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Sacrament of the sick, euthanasia and assisted suicide

By Archbishop Terrence Prendergast



There is a controversy brewing over whether it is pastorally appropriate to celebrate the sacrament of the sick with someone who has chosen to ask for assisted suicide or who is going to be euthanized.
For many years the celebration of this sacrament was known as the “the last rites” and it was the final step in the transition from this life to the next. This sacrament has brought comfort, forgiveness of sins, grace and healing — both spiritual and sometimes physical — to terminally ill persons in their last days and hours.

Over time, the way in which we celebrate this sacrament has changed. It is not called the last rites any longer. Today it is celebrated as the sacrament of the sick or holy anointing of the sick. The rite is for those who are gravely ill or struggling under the burden of years and whose health is failing with age and infirmity, or for those who are dying.

The sacrament of the sick has several ways that it can be celebrated and options for prayers and blessings recognizing the different circumstances of serious illness, old age, prolonged suffering and imminent death.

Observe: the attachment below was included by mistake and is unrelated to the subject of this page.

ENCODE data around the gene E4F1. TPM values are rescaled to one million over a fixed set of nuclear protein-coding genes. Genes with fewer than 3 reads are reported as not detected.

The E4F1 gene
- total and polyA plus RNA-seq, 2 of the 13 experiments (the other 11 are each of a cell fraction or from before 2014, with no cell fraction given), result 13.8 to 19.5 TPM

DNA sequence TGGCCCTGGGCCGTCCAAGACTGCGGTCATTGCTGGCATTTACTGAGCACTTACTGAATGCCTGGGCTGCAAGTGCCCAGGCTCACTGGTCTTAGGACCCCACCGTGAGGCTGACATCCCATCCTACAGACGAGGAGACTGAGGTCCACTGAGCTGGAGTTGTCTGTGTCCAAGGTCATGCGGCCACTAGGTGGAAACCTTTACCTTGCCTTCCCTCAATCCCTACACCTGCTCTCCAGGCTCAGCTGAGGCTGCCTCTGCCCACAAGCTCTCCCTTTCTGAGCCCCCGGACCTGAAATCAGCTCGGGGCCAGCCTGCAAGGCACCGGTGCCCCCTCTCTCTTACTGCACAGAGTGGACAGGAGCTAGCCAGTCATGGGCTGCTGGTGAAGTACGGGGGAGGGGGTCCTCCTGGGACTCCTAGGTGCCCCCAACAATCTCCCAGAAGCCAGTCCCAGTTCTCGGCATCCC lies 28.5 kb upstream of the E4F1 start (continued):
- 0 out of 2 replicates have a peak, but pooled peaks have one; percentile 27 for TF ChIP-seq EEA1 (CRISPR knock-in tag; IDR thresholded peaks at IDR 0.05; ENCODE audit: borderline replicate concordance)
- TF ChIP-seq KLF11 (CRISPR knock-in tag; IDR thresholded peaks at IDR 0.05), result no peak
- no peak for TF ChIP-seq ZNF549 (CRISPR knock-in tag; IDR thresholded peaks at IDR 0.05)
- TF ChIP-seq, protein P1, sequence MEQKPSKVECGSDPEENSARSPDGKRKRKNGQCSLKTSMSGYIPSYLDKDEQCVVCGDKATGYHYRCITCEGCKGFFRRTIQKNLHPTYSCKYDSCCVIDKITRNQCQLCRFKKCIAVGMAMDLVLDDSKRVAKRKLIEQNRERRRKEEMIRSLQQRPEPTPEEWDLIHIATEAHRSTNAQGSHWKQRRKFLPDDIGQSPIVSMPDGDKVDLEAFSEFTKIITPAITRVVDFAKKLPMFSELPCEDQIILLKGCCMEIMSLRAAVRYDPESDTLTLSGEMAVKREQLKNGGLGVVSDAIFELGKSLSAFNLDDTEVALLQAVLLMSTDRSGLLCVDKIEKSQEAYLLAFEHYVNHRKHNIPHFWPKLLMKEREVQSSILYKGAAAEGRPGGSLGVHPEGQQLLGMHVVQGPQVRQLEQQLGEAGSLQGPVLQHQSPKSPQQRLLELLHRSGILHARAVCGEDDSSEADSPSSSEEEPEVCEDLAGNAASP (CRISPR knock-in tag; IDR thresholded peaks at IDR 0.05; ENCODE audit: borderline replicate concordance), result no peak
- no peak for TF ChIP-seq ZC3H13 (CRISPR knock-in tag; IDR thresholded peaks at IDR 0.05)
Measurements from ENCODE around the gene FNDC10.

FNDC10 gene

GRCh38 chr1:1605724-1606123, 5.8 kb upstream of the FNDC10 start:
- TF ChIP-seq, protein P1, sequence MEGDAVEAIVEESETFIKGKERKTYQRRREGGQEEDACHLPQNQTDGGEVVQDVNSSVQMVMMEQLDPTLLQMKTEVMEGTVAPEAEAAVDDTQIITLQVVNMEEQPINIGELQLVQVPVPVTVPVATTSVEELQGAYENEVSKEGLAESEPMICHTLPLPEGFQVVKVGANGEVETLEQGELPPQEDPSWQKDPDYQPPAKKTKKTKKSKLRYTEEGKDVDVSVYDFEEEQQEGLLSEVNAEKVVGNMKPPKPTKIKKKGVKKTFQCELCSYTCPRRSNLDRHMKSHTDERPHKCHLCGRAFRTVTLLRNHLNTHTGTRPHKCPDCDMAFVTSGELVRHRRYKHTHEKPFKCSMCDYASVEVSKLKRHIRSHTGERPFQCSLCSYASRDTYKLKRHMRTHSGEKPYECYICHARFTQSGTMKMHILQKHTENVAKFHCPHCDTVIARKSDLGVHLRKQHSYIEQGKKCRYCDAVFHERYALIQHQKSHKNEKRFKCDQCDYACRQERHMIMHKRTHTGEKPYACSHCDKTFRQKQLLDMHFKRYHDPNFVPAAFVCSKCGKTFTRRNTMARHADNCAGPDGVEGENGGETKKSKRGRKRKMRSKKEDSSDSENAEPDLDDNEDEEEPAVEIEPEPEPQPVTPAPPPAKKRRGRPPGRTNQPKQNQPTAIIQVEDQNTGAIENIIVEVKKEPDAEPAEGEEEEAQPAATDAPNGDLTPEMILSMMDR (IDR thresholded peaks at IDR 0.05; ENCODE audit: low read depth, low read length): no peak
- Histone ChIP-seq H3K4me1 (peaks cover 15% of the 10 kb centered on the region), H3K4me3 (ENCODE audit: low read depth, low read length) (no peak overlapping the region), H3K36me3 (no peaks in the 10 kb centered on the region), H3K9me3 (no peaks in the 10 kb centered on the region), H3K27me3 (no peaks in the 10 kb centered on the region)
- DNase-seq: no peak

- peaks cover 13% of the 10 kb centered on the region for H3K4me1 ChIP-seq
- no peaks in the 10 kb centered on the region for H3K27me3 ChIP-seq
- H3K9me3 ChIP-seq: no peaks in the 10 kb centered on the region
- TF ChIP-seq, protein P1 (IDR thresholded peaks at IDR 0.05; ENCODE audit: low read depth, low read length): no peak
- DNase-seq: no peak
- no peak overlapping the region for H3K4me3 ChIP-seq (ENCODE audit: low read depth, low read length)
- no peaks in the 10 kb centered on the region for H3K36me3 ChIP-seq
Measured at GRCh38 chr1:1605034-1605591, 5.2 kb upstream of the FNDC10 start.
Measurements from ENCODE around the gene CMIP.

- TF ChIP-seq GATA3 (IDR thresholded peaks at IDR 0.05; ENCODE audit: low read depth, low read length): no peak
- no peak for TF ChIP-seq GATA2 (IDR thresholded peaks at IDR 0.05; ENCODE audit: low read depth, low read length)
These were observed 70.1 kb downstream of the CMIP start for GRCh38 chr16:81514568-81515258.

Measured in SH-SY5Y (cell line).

All forms of the sacrament, though, have certain things in common: the prayers of the rite ask God in various ways for forgiveness of sins, strength to bear the cross of suffering and healing in mind and body. The sacrament assumes that the person being anointed wishes to be restored to health or is preparing for their final journey, entrusting their last moments to God’s love and mercy.

Priests who have been in ministry several years recount stories of anointing people who have recovered from their illness against expectations, who have experienced relief from their suffering and who have been strengthened and encouraged by the sacrament to face their suffering and approaching death with peace. Priests have witnessed healings that science cannot account for by modern medical intervention alone.

Pastoral care for persons who are suffering takes various forms. Often it takes the form of visits to the suffering person to spend time listening to their life story, sharing memories good and troubling, talking about things that she or he wishes to get off their chest, prayers with and for the suffering person and often for family members who are present. This first line of ministry, a ministry of presence, is not an empty gesture.

Studies now show that a great risk factor for serious health issues and an early death is social isolation. Being alone and feeling disconnected from the community, unnoticed and unloved is a greater predictor of an early death than diabetes or heart disease. Blessed Mother Teresa of Calcutta remarked: “The greatest disease in the West today is not TB or leprosy; it is being unwanted, unloved, and uncared for. We can cure physical diseases with medicine, but the only cure for loneliness, despair, and hopelessness is love.”